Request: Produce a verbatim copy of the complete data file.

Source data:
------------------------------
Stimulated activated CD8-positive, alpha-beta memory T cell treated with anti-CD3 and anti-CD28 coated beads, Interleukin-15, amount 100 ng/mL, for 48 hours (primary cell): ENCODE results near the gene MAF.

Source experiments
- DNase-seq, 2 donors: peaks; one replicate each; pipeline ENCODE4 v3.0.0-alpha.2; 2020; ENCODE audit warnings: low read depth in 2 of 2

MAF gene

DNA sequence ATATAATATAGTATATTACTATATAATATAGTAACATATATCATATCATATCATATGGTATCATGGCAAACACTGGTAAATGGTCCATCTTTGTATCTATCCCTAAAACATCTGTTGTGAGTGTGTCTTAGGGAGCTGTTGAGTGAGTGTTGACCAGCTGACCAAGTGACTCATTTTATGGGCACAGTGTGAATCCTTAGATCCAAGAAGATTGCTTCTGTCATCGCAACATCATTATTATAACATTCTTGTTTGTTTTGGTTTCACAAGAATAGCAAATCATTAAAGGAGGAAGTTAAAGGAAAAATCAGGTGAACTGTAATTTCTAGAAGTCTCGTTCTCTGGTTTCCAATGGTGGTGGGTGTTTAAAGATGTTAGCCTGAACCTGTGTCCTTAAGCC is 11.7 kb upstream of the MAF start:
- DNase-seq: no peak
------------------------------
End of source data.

Stimulated activated CD8-positive, alpha-beta memory T cell treated with anti-CD3 and anti-CD28 coated beads, Interleukin-15, amount 100 ng/mL, for 48 hours (primary cell): ENCODE results near the gene MAF.

Source experiments
- DNase-seq, 2 donors: peaks; one replicate each; pipeline ENCODE4 v3.0.0-alpha.2; 2020; ENCODE audit warnings: low read depth in 2 of 2

MAF gene

DNA sequence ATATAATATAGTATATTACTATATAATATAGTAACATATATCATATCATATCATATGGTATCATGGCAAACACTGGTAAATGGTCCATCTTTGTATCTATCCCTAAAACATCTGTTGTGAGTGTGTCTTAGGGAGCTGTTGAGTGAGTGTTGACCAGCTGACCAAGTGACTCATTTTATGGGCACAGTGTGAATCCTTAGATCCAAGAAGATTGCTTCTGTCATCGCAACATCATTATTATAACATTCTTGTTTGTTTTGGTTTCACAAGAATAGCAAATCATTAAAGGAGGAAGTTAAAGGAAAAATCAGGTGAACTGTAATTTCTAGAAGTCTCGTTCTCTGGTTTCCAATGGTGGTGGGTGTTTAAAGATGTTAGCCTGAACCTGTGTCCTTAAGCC is 11.7 kb upstream of the MAF start:
- DNase-seq: no peak